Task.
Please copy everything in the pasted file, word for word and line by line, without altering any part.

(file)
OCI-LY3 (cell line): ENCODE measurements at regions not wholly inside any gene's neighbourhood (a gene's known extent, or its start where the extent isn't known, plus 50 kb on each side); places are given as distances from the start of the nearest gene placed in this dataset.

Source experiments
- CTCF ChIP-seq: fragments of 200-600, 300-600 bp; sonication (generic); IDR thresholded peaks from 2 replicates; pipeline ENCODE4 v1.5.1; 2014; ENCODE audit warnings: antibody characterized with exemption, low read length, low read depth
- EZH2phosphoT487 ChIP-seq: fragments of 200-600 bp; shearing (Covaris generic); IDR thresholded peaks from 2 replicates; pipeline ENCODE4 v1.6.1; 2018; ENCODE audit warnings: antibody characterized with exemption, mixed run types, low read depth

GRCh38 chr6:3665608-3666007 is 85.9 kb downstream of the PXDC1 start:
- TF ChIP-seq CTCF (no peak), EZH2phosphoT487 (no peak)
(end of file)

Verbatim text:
OCI-LY3 (cell line): ENCODE measurements at regions not wholly inside any gene's neighbourhood (a gene's known extent, or its start where the extent isn't known, plus 50 kb on each side); places are given as distances from the start of the nearest gene placed in this dataset.

Source experiments
- CTCF ChIP-seq: fragments of 200-600, 300-600 bp; sonication (generic); IDR thresholded peaks from 2 replicates; pipeline ENCODE4 v1.5.1; 2014; ENCODE audit warnings: antibody characterized with exemption, low read length, low read depth
- EZH2phosphoT487 ChIP-seq: fragments of 200-600 bp; shearing (Covaris generic); IDR thresholded peaks from 2 replicates; pipeline ENCODE4 v1.6.1; 2018; ENCODE audit warnings: antibody characterized with exemption, mixed run types, low read depth

GRCh38 chr6:3665608-3666007 is 85.9 kb downstream of the PXDC1 start:
- TF ChIP-seq CTCF (no peak), EZH2phosphoT487 (no peak)